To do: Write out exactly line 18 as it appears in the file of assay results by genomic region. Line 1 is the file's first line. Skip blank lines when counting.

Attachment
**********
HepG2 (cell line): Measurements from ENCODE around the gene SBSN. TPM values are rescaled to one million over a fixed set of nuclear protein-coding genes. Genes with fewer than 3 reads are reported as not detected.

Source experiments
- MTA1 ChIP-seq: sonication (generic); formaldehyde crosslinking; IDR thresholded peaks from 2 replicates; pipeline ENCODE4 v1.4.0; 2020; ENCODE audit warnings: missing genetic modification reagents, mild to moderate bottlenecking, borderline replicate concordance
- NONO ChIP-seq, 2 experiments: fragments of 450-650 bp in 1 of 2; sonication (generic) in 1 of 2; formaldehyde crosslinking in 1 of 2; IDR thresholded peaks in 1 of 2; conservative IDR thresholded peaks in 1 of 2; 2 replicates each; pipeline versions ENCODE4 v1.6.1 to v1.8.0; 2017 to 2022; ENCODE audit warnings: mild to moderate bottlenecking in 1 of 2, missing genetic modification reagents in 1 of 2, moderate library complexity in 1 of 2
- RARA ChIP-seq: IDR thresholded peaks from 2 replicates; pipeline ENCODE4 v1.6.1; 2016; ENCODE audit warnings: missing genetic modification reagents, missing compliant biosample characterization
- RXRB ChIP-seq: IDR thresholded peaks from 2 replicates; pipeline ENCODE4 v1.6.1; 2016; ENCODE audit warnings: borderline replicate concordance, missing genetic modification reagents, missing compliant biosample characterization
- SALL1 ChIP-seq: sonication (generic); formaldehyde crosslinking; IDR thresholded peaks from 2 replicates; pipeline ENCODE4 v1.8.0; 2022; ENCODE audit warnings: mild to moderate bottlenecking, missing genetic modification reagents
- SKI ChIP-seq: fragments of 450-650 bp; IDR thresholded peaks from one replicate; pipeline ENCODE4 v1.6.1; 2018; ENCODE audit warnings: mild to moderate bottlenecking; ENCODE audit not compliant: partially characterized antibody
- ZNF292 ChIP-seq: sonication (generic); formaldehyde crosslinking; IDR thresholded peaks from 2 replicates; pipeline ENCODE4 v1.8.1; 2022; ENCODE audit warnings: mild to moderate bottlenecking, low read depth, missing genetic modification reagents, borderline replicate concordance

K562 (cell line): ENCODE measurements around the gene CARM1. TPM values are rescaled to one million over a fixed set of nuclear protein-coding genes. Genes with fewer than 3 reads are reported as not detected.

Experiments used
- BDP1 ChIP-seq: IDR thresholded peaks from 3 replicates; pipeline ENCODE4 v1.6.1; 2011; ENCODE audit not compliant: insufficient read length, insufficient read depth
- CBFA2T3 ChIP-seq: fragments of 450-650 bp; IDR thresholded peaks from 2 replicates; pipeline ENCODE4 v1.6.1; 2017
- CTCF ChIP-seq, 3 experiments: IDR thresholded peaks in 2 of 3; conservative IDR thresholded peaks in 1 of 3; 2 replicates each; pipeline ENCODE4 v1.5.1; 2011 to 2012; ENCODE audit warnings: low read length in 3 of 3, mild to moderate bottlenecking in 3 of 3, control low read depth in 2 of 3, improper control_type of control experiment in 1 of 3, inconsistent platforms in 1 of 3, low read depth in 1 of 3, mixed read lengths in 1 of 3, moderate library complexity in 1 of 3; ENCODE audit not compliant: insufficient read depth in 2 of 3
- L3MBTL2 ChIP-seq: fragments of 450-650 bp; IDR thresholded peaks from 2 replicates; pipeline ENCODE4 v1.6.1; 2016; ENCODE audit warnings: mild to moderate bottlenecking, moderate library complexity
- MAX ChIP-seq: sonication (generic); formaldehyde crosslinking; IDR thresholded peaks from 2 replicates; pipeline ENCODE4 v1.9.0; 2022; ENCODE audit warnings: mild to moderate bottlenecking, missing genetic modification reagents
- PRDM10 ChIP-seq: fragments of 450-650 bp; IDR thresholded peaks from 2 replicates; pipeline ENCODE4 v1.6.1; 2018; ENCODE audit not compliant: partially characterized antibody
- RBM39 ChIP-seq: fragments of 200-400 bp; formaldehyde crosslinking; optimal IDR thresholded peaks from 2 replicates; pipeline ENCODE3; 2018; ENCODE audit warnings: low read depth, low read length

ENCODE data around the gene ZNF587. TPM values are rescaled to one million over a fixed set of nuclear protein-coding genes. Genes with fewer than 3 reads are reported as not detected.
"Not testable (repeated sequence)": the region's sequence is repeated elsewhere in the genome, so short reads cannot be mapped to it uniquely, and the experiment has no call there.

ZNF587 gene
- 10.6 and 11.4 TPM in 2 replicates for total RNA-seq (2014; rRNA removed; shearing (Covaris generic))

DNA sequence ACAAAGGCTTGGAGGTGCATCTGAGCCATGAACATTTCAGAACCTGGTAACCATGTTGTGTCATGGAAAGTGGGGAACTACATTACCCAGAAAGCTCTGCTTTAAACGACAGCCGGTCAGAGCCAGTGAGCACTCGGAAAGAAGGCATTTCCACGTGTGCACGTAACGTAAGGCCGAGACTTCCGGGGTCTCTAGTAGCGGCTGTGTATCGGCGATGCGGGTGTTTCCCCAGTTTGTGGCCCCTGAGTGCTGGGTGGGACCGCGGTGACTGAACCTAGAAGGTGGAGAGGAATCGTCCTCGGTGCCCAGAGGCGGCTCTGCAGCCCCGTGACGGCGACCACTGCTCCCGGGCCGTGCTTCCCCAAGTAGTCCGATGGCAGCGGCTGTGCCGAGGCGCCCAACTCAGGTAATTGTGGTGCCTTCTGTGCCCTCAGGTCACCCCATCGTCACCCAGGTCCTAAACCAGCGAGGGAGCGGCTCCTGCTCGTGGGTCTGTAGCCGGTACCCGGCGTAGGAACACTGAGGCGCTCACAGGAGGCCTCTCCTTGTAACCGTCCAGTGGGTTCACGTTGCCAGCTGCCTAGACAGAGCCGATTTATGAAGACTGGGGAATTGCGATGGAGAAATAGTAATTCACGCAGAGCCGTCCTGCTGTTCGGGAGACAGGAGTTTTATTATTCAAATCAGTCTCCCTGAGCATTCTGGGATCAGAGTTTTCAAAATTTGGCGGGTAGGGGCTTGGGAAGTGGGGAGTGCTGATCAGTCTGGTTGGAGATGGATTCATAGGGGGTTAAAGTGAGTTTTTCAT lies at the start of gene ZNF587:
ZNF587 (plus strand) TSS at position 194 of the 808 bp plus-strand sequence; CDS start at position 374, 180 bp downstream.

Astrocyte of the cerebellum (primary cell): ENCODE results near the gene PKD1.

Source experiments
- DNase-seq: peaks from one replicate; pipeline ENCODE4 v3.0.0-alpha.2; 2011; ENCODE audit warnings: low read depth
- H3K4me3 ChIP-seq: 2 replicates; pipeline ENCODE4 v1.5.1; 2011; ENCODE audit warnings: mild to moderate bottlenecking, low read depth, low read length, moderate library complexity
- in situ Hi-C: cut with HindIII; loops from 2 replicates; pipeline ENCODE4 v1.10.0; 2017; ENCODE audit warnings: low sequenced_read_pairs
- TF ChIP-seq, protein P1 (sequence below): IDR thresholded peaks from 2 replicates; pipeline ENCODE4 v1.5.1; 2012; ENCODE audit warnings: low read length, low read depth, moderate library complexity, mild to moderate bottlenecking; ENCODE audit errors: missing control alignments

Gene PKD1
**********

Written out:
- RBM39 ChIP-seq: fragments of 200-400 bp; formaldehyde crosslinking; optimal IDR thresholded peaks from 2 replicates; pipeline ENCODE3; 2018; ENCODE audit warnings: low read depth, low read length